29. Liu H, Yu L (2005) Toward integrating feature selection algorithms for classification and clustering. IEEE Trans Knowl Data Eng 17:491-502.
    CrossRef
  30. Pinto A, Pereira S, Rasteiro D, Silva CA (2018) Hierarchical brain tumour segmentation using extremely randomized trees. Pattern Recognit 82:105-117.
    CrossRef
  31. Li J, Qiu L, Xu L, Pedapati EV, Erickson CA, Sunar U (2016) Characterization of autism spectrum disorder with spontaneous hemodynamic activity. Biomed Opt Express 7:3871-3881.
    Pubmed KoreaMed CrossRef
  32. Abraham A, Milham MP, Di Martino A, Craddock RC, Samaras D, Thirion B, Varoquaux G (2017) Deriving reproducible biomarkers from multi-site resting-state data: an Autismbased example. Neuroimage 147:736-745.
    Pubmed CrossRef
  33. Castellanos FX, Di Martino A, Craddock RC, Mehta AD, Milham MP (2013) Clinical applications of the functional connectome. Neuroimage 80:527-540.
    Pubmed KoreaMed CrossRef
  34. Kornbrot DE (1990) The rank difference test: a new and meaningful alternative to the Wilcoxon signed ranks test for ordinal data. Br J Math Stat Psychol 43:241-264.
    CrossRef
  35. Friedman J, Hastie T, Tibshirani R (2008) Sparse inverse covariance estimation with the graphical lasso. Biostatistics 9:432441.
    Pubmed KoreaMed CrossRef
  36. Chen H, Duan X, Liu F, Lu F, Ma X, Zhang Y, Uddin LQ, Chen H (2016) Multivariate classification of autism spectrum disorder using frequency-specific resting-state functional connectivity-a multi-center study. Prog Neuropsychopharmacol Biol Psychiatry 64:1-9.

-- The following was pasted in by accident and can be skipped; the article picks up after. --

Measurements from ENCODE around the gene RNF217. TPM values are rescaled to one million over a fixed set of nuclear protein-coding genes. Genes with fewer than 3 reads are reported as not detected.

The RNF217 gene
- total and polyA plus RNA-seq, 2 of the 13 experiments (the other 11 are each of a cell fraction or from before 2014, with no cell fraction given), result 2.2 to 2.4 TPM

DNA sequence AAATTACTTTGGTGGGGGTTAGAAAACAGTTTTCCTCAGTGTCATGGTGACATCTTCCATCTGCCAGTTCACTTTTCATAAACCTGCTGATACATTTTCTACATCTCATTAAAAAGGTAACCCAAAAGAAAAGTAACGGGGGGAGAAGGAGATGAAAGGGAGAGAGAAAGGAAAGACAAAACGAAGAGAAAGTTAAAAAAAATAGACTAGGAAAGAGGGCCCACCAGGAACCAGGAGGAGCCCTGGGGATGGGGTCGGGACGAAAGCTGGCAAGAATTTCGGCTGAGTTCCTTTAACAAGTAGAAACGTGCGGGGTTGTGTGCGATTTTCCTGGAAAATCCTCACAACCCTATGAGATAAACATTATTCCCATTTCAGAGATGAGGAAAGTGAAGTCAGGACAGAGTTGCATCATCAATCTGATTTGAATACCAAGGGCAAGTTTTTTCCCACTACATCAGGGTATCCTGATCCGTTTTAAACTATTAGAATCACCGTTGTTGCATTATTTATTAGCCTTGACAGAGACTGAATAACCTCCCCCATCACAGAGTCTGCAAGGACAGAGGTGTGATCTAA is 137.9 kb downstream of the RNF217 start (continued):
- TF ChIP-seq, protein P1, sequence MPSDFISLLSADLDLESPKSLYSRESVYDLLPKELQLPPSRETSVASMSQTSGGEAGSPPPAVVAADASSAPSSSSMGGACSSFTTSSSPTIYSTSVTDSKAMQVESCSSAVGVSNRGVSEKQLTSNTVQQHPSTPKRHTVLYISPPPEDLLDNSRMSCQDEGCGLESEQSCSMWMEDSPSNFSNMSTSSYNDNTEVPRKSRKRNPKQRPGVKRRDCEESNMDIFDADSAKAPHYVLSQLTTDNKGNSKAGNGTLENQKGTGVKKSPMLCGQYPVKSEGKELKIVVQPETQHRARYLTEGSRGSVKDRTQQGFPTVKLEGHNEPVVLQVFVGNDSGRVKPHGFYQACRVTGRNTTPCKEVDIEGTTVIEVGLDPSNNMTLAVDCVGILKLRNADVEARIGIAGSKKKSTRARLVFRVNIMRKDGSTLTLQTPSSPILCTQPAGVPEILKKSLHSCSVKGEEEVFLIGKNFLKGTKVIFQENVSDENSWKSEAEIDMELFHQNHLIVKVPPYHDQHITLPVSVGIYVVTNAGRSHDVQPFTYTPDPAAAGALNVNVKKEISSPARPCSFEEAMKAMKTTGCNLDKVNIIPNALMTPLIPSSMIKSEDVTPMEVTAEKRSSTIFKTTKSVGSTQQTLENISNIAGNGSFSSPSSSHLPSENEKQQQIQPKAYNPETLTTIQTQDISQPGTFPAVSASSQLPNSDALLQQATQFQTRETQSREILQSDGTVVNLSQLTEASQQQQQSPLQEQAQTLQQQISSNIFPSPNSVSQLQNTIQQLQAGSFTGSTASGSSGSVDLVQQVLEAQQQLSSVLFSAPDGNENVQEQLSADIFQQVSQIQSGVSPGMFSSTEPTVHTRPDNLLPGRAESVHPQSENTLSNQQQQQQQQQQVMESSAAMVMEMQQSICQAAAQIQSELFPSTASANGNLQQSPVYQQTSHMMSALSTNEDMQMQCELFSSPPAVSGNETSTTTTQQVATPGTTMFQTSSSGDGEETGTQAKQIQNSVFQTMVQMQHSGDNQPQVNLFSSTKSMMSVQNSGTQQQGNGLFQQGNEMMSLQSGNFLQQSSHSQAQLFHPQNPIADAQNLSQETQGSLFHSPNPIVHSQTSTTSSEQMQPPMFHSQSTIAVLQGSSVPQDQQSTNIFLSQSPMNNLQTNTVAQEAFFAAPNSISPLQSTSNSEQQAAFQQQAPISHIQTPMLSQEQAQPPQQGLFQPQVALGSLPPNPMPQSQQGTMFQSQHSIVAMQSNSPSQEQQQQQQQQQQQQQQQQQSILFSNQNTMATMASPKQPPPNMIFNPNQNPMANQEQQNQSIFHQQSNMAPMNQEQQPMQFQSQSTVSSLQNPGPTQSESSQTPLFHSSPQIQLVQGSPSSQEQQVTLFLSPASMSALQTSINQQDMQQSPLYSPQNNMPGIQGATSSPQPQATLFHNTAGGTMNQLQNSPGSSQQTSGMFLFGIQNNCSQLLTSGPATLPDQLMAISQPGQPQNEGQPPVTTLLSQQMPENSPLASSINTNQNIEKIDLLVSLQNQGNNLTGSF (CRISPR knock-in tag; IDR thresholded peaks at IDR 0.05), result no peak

Pubmed CrossRef
  37. Yarkoni T, Poldrack RA, Nichols TE, Van Essen DC, Wager TD (2011) Large-scale automated synthesis of human functional neuroimaging data. Nat Methods 8:665-670.
    Pubmed KoreaMed CrossRef
  38. Just MA, Cherkassky VL, Buchweitz A, Keller TA, Mitchell TM (2014) Identifying autism from neural representations of social interactions: neurocognitive markers of autism. PLoS One 9:e113879.
    Pubmed KoreaMed CrossRef
  39. Anderson JS, Nielsen JA, Froehlich AL, DuBray MB, Druzgal TJ, Cariello AN, Cooperrider JR, Zielinski BA, Ravichandran C, Fletcher PT, Alexander AL, Bigler ED, Lange N, Lainhart JE (2011) Functional connectivity magnetic resonance imaging classification of autism. Brain 134:3742-3754.
    Pubmed KoreaMed CrossRef
  40. Assaf M, Jagannathan K, Calhoun VD, Miller L, Stevens MC, Sahl R, O'Boyle JG, Schultz RT, Pearlson GD (2010) Abnormal functional connectivity of default mode sub-networks in autism spectrum disorder patients. Neuroimage 53:247-256.
    Pubmed KoreaMed CrossRef
  41. Baron-Cohen S, Leslie AM, Frith U (1985) Does the autistic child have a "theory of mind"? Cognition 21:37-46.
    Pubmed CrossRef
  42. Subbaraju V, Suresh MB, Sundaram S, Narasimhan S (2017) Identifying differences in brain activities and an accurate detection of autism spectrum disorder using resting state functional-magnetic resonance imaging: a spatial filtering approach. Med Image Anal 35:375-389.
    Pubmed CrossRef